By the Financial Times (Financial Times

Bond markets may be twitchy at the prospect of a deluge of refinancing by Spain, Portugal and Italy this week, but at least southern European finance ministers can rely on managers of indexed funds to absorb much of the supply of new sovereign debt. An important question for the rest of us is whether passive bond investment that seeks to replicate index returns might have wider malign consequences. The short answer is yes.

The disadvantages of passive investment strategies were at their most obvious in the high-tech boom of the late 1990s. Since the weight of securities in an index is dictated by market capitalisation, there is a tendency for passive managers to invest more in shares that are becoming overvalued. In effect, the rules of the game demand that if shares have gone up, so increasing their weight in the index, the managers have to buy more.

By the same token, when shares have gone down, causing shrinkage in market capitalisation weight, they have to sell them. This amounts to a value-destroying injunction to buy high and sell low. In the dotcom era, it put significantly more puff into the stock market bubble and ensured a more painful time for all when the bubble eventually burst.

In the bond market, the impact of indexed investing is arguably more damaging. One reason is that it makes life easier for the most heavily indebted borrowers. Advanced country sovereign debt is by far the biggest chunk of global fixed interest indices. As Ramin Toloui of the big Pimco bond fund manager notes, such market capitalisation weighted indices are poised to increase this concentration further, especially in countries where debt is growing most.

In other words, some of the least creditworthy borrowers in the system will enjoy ready access to funds regardless. Note, too, that a much greater proportion of bond market money is indexed or closet-indexed - that is, supposedly active managers hug the index to minimise the risk of underperformance - than in the equity market.

Given the size of the sovereign debt market, it seems probable that global and regional imbalances such as those fostered by the malfunctioning of the monetary union will have been exacerbated by this perverse investment behaviour.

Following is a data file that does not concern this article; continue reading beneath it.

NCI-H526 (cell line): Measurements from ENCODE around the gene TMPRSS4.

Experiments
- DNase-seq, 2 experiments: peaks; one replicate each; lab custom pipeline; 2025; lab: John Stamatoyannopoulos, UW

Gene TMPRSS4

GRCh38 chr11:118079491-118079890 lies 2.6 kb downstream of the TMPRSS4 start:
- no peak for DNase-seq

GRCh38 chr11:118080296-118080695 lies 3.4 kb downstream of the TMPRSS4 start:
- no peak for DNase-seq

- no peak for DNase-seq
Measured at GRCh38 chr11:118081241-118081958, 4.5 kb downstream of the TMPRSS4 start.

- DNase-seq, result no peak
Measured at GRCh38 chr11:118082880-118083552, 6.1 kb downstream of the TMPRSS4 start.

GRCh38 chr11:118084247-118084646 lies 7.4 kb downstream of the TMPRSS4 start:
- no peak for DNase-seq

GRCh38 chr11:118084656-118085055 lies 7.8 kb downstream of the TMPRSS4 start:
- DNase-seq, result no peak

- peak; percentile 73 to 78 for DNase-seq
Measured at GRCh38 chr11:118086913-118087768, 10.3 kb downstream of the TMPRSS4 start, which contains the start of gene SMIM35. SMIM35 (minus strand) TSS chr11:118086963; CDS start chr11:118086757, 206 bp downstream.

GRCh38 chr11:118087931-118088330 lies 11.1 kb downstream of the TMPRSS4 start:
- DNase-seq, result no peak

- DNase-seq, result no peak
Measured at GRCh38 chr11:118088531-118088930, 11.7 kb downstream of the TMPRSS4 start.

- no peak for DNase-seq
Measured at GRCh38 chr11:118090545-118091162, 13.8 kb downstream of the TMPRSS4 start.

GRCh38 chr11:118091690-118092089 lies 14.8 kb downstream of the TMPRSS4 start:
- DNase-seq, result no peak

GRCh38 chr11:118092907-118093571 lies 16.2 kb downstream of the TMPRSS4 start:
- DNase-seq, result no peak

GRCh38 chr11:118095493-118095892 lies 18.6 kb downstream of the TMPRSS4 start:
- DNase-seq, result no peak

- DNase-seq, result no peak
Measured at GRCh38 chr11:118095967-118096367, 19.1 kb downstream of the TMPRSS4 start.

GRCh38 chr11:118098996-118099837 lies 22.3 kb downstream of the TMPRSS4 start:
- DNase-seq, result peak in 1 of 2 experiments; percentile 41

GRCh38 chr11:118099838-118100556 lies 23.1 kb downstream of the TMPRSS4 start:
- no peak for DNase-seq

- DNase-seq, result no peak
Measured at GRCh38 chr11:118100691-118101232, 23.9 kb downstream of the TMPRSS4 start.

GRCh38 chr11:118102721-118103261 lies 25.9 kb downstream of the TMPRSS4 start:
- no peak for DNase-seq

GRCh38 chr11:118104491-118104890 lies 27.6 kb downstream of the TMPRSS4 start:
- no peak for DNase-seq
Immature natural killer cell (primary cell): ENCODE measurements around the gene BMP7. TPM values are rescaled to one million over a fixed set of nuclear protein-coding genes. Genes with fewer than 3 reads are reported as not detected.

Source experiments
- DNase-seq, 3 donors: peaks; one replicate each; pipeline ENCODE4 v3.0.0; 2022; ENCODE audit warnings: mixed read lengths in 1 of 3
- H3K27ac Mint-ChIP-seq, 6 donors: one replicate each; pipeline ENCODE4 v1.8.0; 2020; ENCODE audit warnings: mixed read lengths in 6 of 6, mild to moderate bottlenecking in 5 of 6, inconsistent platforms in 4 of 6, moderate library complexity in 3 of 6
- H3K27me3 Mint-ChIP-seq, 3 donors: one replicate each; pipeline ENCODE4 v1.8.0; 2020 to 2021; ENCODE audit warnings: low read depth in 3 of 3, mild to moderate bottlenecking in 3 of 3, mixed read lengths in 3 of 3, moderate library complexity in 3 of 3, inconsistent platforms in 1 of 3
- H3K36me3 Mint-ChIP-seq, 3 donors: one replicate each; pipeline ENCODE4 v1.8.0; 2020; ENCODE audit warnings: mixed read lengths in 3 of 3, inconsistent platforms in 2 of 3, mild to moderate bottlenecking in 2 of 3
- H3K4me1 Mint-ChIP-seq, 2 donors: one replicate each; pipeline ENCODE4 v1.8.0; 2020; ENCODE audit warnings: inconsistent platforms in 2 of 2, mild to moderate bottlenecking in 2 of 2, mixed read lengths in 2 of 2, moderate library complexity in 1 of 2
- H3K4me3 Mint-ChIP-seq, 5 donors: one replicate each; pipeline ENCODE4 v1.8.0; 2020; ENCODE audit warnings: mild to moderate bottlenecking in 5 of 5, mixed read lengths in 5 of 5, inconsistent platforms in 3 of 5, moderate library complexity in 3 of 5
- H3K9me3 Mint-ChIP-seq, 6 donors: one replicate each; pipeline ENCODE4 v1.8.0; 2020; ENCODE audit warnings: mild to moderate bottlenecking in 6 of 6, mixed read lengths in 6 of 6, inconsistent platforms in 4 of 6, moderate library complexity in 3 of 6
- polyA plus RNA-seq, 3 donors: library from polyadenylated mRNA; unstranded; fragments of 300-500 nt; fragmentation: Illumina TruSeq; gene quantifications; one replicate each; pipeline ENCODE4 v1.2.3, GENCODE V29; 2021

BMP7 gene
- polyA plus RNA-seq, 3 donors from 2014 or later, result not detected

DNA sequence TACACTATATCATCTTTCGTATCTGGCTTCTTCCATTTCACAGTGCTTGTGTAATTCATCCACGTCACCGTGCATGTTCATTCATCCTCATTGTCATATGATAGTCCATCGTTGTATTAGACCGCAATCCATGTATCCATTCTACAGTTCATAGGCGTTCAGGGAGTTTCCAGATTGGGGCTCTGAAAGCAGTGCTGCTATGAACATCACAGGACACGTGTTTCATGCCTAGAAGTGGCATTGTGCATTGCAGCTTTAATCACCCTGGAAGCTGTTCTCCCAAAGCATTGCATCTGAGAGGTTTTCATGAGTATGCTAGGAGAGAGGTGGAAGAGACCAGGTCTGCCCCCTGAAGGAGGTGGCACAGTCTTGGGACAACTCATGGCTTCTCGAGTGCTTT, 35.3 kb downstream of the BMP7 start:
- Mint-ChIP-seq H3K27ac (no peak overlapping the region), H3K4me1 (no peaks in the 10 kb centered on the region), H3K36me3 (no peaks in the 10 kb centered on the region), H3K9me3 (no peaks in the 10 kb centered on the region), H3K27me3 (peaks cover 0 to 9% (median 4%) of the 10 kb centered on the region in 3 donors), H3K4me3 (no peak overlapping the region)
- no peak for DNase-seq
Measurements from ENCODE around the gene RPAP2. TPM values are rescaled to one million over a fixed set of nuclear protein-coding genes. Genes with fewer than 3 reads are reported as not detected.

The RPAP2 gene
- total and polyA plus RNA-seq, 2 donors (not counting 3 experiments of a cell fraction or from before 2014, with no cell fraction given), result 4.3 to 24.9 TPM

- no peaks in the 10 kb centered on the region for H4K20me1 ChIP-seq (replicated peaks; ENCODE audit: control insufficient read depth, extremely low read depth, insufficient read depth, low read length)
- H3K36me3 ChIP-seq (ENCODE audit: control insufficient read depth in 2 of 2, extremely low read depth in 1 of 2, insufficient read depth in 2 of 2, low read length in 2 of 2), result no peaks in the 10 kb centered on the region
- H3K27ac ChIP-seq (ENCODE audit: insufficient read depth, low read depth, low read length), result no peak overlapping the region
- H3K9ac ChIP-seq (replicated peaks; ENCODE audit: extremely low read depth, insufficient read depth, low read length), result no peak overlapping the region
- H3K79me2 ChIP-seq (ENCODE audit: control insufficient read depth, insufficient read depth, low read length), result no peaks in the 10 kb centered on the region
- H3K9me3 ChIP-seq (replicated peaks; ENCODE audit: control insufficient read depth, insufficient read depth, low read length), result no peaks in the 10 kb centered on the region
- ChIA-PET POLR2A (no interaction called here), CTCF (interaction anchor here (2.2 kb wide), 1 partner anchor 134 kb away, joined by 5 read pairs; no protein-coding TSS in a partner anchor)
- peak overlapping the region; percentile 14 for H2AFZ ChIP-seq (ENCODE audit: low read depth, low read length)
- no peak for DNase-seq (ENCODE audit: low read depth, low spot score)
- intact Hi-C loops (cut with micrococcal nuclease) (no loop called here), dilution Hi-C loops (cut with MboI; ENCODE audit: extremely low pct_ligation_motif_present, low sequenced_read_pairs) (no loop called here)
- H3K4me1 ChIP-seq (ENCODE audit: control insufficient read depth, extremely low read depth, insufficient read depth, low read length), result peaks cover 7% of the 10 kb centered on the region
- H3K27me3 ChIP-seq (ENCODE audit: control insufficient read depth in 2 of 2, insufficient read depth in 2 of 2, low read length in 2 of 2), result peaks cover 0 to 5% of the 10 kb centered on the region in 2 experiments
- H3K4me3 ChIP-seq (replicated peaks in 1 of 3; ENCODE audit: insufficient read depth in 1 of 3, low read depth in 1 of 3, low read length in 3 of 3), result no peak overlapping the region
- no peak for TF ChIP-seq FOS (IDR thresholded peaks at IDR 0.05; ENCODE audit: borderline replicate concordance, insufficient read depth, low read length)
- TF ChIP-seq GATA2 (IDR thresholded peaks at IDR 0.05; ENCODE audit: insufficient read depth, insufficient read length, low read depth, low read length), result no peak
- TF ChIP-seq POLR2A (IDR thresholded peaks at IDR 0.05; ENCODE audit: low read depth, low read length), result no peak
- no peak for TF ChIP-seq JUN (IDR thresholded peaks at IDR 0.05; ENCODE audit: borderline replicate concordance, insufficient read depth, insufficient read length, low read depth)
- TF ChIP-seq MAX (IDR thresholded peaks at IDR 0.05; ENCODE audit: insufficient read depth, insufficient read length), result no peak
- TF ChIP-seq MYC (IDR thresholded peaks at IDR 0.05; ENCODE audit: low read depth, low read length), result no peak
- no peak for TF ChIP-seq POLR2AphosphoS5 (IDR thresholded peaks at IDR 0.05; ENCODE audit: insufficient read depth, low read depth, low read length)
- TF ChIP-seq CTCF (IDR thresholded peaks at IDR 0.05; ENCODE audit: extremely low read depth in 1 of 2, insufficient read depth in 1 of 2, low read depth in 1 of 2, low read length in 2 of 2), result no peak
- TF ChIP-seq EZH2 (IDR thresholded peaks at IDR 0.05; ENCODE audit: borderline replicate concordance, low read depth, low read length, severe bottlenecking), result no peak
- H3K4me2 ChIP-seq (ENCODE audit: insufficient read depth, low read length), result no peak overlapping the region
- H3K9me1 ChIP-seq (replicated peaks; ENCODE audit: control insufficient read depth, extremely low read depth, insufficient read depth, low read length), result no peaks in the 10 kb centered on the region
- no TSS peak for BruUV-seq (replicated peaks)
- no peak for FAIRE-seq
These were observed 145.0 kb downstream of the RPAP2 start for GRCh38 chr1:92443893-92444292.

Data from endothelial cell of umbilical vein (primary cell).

Certainly indexed investing cannot serve investors well in the face of such huge changes in investment perception as the credit markets have experienced during the past year, whereby credit risk, as opposed to interest rate volatility, has become a central preoccupation in sovereign debt markets. This has led to historically unusual pricing such as high quality corporate bonds trading at lower credit default swap premiums than those of their own governments.

Clearly global capital is being seriously misallocated when so much money is driven by criteria remote from underlying value. What is perverse, from the point of view of the end-investors in these funds, may also be perverse from a broader economic perspective since passive money is encouraging highly indebted countries to take on even more debt.

Given the extremity of the sovereign debt crisis in Europe, it is hard to believe that this can continue. Market anomalies invariably unwind in the end.

In fact, the process is already under way. Pimco, to name but one, already offers an alternative to market capitalisation weighting. It has developed an index that uses gross domestic product to set the weights in the index rather than outstanding stocks of debt.

Part of the attraction is that it makes sense to lend to countries with high incomes rather than heavy debt burdens. It also results in a much larger allocation to emerging markets.

This, too, has its attractions because of the complete tunround in the relative position of the developed and developing world in debt terms since the Asian crisis of 1997-8. And as Pimco's Mr Toloui argues, low debt in many emerging markets means they have more flexibility in financing future growth than developed countries where the ageing of populations and rising entitlement spending are a huge fiscal constraint.

Other fund managers prefer to eschew indexing completely. London-based investment manager Stratton Street Capital uses a model based on countries' net foreign asset position - the value of assets held abroad minus debts owed to foreigners - which helped it emerge from the 2008 market meltdown without losing money. Its funds focus on the world's leading creditor countries.

Stratton Street's Andy Seaman argues that the current opportunity to buy the debt of the world's main creditors at the same yield and spread as major debtors is very unusual and will not be sustained.

At the very least, the workings of indexed investment in the sovereign debt market merit a rethink by central banks and pension fund trustees. The status quo is a nonsense.

The writer is an FT columnist